Post-pandemic lifestyle changes and their interaction with resident behavior in housing and neighborhoods: Bursa, Turkey


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Gür M.

JOURNAL OF HOUSING AND THE BUILT ENVIRONMENT, 2021 (Journal Indexed in SSCI) identifier identifier identifier

  • Publication Type: Article / Article
  • Publication Date: 2021
  • Doi Number: 10.1007/s10901-021-09897-y
  • Title of Journal : JOURNAL OF HOUSING AND THE BUILT ENVIRONMENT
  • Keywords: COVID-19, Lifestyles, Residential environments, Housing unit, Resident behaviors, Socioeconomic status, PHYSICAL-ACTIVITY, SOCIOECONOMIC-STATUS, COVID-19 OUTBREAK, ENVIRONMENTS

Abstract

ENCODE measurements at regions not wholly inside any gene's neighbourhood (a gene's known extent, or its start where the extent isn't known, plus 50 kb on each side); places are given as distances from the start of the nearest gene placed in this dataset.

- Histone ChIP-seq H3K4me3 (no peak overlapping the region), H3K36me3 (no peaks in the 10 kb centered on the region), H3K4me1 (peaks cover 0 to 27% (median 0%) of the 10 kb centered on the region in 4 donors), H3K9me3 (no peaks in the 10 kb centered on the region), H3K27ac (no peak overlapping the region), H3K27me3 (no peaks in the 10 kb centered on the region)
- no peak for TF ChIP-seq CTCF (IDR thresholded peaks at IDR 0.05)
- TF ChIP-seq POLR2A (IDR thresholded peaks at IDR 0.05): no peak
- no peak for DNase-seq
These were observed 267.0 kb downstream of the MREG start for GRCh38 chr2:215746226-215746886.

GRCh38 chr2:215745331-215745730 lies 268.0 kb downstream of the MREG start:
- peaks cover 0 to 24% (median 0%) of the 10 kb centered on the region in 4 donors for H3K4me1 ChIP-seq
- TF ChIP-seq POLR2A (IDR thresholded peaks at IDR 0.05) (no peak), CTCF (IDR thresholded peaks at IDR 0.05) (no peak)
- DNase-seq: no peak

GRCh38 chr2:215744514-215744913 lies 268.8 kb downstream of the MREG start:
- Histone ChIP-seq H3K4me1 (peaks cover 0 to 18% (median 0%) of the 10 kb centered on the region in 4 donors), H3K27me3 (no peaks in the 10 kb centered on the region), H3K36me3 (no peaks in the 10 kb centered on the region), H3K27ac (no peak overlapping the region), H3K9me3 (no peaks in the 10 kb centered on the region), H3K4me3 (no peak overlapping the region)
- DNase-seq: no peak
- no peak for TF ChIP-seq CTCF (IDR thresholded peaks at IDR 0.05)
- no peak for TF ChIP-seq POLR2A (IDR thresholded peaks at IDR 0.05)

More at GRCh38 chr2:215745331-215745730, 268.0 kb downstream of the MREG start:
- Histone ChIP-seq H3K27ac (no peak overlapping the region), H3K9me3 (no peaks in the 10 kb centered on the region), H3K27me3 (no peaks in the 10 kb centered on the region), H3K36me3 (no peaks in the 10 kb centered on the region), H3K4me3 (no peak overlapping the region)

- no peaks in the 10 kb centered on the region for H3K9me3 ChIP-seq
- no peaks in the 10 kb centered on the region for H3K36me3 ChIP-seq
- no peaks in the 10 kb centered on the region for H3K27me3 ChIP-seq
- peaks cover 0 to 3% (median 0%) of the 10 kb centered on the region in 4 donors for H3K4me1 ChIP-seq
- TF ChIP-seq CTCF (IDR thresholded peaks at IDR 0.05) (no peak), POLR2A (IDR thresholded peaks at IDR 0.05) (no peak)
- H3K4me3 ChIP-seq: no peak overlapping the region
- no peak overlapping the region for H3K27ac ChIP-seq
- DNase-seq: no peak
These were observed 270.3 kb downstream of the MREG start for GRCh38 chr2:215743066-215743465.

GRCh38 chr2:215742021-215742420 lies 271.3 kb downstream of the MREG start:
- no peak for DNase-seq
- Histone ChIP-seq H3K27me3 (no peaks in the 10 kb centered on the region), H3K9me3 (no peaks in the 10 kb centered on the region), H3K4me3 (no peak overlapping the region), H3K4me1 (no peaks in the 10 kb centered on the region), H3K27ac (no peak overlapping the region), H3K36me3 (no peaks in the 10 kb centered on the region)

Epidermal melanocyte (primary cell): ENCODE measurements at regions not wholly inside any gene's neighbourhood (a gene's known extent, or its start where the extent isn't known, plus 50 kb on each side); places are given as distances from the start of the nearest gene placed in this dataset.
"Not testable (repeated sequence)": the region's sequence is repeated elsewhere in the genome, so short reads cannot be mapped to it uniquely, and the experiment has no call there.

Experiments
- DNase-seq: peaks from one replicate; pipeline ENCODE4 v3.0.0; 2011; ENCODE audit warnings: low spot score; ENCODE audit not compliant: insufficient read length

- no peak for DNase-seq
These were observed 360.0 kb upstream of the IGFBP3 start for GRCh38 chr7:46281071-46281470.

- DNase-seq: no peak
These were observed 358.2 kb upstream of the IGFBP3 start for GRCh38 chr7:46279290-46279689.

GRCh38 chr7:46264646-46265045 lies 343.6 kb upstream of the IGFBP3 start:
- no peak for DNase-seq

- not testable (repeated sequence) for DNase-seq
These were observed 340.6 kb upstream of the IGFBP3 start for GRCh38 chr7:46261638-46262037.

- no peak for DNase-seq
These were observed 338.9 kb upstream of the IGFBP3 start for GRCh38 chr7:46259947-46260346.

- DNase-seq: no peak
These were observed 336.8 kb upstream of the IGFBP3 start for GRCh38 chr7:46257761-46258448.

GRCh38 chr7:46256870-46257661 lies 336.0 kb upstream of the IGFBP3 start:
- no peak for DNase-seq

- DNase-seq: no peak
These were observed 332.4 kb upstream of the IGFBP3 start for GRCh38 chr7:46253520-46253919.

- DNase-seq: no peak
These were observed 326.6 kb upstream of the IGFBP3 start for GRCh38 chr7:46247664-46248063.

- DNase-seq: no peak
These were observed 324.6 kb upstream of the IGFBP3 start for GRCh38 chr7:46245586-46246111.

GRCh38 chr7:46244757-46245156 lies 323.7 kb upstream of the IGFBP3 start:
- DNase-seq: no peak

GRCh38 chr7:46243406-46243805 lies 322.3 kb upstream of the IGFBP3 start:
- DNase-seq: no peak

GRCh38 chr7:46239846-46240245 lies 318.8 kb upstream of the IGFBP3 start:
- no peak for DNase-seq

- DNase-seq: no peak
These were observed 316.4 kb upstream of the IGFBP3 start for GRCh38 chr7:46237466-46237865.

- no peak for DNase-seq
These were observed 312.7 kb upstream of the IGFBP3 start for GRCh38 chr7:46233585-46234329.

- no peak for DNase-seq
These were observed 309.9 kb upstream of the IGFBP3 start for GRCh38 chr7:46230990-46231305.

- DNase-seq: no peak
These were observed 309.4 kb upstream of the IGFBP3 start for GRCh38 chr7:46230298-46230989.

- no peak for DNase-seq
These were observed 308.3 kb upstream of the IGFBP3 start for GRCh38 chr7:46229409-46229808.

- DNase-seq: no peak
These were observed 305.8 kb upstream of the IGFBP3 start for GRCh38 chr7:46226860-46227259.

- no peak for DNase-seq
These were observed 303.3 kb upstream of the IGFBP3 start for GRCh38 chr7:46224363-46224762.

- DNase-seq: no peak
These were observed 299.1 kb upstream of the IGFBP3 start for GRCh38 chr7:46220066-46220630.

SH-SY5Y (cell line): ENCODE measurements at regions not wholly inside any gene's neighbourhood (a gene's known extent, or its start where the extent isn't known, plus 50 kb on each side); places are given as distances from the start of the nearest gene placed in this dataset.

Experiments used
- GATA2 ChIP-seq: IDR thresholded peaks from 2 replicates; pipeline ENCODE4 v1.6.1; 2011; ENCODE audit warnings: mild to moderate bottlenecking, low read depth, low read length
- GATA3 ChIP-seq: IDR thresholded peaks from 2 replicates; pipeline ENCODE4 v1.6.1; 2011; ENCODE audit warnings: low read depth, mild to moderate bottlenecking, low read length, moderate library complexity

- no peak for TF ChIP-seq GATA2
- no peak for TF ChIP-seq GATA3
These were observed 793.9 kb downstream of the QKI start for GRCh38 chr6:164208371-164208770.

COVID-19 pandemic has re-raised questions about healthy housing and residential environments. The aim of this study is to examine lifestyle changes during the pandemic and their reflections in the use of housing. The study also compares households on different socioeconomic levels in Bursa, the study area. Bursa is a Turkish metropolis that was affected by the spread of COVID-19. Data were collected from 500 residents of 30 neighborhoods in the city's three most populous districts, Osmangazi, Nilufer and Yildirim. The participants were selected using stratified sampling and interviewed face-to-face using questionnaires. Reliability analysis, frequency distributions, descriptive statistics, ANOVA and the chi-squared test were used to evaluate the data. The results indicate that the participants' hygiene habits, shopping behaviors, transportation habits and frequency of their contact with neighbors and friends have changed. Most of the participants live in apartments, and they need flexible designs that can be used for different purposes. They need toilets and ventilation spaces at the entrances of their homes. The use of balconies has increased. During the pandemic, the use of urban green spaces decreased in general, and the use of open areas around homes increased. High-income residents have advantages in terms of lifestyle, housing and residential environments, so their awareness about and observance of pandemic rules were higher. Lifestyles, housing, residential environments and urban opportunities differ as a result of socioeconomic segregation, and lower-income residents are more vulnerable to disease. Future studies should consider potential risks to humanity in order to address the housing-related problems of disadvantaged groups.